Creating actionable analytics around the big data set provided through the FDA Adverse Event Reporting System (FAERS) is the backbone of the AdverseEvents Explorer software. Given the infrequency of releases in 2013, you can imagine how excited we were when we heard the news that Q1 2013 data were finally posted for download. While probably not surprising, self-described data geeks do get excited about data.
Since the release, the new FAERS data has been run through our 17-step standardization algorithm, RxFilter, and added to AdverseEvents Explorer for our clients to evaluate the drugs, mechanisms of action, classes, and indications that are important to the decisions that they make on a daily basis.
Before we start our ovation, or chants of “hooray for the FDA!”, there is a catch. If you were a subscriber to AdverseEvents Explorer, you already had much of this information, at least for the new and hotly debated drugs, through our Freedom of Information Act (FOIA) requests. That means if you were a subscriber you were already making decisions based on the most up-to-date information available, and were already saving your organization significant costs and improving patient outcomes!
Another exciting development for us recently was the further information provided to the public on the OpenFDA initiative. At first glance it sounds amazing. API access to FAERS! Real-time data feeds! Transparency for all! This would be an extremely welcomed change and would significantly enhance the product that we can deliver to our clients. Furthermore, it would help to continue to validate what we have been working on since 2010—the use of post-approval drug safety data in the decision making process.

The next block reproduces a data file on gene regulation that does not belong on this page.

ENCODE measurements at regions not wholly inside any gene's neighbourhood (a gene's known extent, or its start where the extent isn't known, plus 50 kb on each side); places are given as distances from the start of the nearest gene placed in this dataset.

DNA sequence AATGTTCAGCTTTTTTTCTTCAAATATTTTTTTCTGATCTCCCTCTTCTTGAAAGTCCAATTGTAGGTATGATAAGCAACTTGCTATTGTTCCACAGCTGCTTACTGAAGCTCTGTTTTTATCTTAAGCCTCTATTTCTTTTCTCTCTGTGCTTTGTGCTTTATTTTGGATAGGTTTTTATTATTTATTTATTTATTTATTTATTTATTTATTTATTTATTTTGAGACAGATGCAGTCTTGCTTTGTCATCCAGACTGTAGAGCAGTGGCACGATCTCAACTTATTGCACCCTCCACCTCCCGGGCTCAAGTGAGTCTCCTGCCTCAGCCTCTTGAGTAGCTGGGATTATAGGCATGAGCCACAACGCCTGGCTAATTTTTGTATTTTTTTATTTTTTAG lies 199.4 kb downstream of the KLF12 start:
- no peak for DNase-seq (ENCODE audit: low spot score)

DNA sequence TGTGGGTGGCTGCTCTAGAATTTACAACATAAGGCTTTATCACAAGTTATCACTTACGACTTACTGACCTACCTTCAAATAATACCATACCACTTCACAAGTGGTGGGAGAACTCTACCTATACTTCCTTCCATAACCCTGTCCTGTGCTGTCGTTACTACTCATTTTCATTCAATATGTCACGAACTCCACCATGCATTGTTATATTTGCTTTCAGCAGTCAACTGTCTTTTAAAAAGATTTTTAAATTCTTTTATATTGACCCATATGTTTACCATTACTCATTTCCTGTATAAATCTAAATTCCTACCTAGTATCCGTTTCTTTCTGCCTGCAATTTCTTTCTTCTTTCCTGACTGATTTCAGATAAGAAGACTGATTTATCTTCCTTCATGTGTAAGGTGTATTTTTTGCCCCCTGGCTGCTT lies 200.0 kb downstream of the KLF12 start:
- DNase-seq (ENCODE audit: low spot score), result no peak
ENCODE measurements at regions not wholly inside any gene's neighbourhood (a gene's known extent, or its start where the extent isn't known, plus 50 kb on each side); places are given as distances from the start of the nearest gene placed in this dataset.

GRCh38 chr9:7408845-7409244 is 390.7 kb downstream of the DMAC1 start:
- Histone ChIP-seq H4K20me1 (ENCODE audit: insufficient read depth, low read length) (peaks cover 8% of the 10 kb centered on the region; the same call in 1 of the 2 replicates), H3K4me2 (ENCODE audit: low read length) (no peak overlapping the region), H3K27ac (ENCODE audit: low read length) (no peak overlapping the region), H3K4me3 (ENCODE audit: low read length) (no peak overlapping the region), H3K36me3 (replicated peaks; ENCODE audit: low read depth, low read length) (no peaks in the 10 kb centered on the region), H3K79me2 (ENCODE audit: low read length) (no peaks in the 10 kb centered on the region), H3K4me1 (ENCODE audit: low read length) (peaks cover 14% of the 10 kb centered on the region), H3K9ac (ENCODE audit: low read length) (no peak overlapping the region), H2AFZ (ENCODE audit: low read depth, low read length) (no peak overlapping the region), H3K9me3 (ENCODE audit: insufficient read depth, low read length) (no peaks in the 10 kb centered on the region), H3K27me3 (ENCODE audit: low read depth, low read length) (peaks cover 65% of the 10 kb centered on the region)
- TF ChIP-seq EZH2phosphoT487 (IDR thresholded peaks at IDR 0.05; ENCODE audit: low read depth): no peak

However, I must say that we are cautiously optimistic that it will deliver what it suggests.
When looking closely at their March 6, 2014 presentation, FDA Path Forward to Open Data and NGS, they suggest ways in which the FAERS data accessed through OpenFDA can be used, however they do not provide any details on the actual API itself. We know how the data can be used. We are using it! Our clients are using it! At the time of this post, OpenFDA has declined to return our calls.
With both the recent release of data, their cooperation with us and the public on FOIA requests, and the OpenFDA initiative, we can’t help but feel that our ambitions and goals with AdverseEvents are being validated. However, we will also hold our applause and praise until we see concrete action that helps shift the balance of power to those that make the drug purchasing and utilization decisions.
Related Read: OpenFDA- the Good, the Bad, and the Ugly
Be a part of the power shift. Start a free trial of AdverseEvents Explorer and see for yourself how the data can be used. FDA welcome.
Executive Vice President